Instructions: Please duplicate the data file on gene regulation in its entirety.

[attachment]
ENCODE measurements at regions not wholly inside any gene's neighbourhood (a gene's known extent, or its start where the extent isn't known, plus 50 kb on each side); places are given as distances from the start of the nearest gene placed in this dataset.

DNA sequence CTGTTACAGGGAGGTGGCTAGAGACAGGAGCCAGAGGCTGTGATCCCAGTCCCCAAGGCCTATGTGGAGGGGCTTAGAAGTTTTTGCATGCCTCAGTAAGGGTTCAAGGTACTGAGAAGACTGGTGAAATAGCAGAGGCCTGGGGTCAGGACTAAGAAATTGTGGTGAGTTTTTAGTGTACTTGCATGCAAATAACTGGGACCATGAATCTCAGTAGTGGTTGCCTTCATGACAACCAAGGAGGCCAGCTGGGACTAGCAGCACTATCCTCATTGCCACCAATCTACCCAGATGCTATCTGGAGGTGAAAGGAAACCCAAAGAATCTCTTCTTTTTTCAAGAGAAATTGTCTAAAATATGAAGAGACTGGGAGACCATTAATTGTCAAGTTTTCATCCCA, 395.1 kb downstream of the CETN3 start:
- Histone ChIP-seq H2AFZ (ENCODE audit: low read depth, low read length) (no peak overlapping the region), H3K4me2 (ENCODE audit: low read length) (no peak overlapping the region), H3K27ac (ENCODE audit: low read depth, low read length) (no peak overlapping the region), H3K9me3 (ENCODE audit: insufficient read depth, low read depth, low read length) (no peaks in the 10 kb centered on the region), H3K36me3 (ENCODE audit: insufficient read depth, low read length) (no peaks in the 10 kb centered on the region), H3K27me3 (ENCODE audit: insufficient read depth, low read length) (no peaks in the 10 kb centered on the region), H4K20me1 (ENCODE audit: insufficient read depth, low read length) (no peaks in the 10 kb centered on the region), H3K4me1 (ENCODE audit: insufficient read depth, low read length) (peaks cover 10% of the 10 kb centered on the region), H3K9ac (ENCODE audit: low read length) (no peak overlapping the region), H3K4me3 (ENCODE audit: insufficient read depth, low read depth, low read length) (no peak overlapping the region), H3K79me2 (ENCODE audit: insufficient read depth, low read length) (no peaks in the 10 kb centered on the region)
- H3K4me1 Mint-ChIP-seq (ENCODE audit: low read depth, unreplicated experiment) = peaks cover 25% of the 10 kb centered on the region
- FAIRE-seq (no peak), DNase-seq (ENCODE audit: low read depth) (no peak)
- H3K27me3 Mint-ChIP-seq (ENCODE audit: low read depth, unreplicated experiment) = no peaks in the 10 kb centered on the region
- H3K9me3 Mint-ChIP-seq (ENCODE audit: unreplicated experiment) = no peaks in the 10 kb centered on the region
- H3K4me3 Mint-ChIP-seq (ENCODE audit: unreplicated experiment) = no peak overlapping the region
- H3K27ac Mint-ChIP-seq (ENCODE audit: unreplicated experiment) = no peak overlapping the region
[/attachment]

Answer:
ENCODE measurements at regions not wholly inside any gene's neighbourhood (a gene's known extent, or its start where the extent isn't known, plus 50 kb on each side); places are given as distances from the start of the nearest gene placed in this dataset.

DNA sequence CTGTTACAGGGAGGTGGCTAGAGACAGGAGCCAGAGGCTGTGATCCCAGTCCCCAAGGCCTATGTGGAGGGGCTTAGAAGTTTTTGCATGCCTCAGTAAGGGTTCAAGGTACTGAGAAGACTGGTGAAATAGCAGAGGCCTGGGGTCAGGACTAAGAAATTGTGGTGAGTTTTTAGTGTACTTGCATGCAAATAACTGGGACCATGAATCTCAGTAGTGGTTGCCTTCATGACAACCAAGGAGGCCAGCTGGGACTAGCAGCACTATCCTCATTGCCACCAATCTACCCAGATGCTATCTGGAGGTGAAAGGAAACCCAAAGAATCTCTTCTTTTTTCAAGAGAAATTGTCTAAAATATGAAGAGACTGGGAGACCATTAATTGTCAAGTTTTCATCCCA, 395.1 kb downstream of the CETN3 start:
- Histone ChIP-seq H2AFZ (ENCODE audit: low read depth, low read length) (no peak overlapping the region), H3K4me2 (ENCODE audit: low read length) (no peak overlapping the region), H3K27ac (ENCODE audit: low read depth, low read length) (no peak overlapping the region), H3K9me3 (ENCODE audit: insufficient read depth, low read depth, low read length) (no peaks in the 10 kb centered on the region), H3K36me3 (ENCODE audit: insufficient read depth, low read length) (no peaks in the 10 kb centered on the region), H3K27me3 (ENCODE audit: insufficient read depth, low read length) (no peaks in the 10 kb centered on the region), H4K20me1 (ENCODE audit: insufficient read depth, low read length) (no peaks in the 10 kb centered on the region), H3K4me1 (ENCODE audit: insufficient read depth, low read length) (peaks cover 10% of the 10 kb centered on the region), H3K9ac (ENCODE audit: low read length) (no peak overlapping the region), H3K4me3 (ENCODE audit: insufficient read depth, low read depth, low read length) (no peak overlapping the region), H3K79me2 (ENCODE audit: insufficient read depth, low read length) (no peaks in the 10 kb centered on the region)
- H3K4me1 Mint-ChIP-seq (ENCODE audit: low read depth, unreplicated experiment) = peaks cover 25% of the 10 kb centered on the region
- FAIRE-seq (no peak), DNase-seq (ENCODE audit: low read depth) (no peak)
- H3K27me3 Mint-ChIP-seq (ENCODE audit: low read depth, unreplicated experiment) = no peaks in the 10 kb centered on the region
- H3K9me3 Mint-ChIP-seq (ENCODE audit: unreplicated experiment) = no peaks in the 10 kb centered on the region
- H3K4me3 Mint-ChIP-seq (ENCODE audit: unreplicated experiment) = no peak overlapping the region
- H3K27ac Mint-ChIP-seq (ENCODE audit: unreplicated experiment) = no peak overlapping the region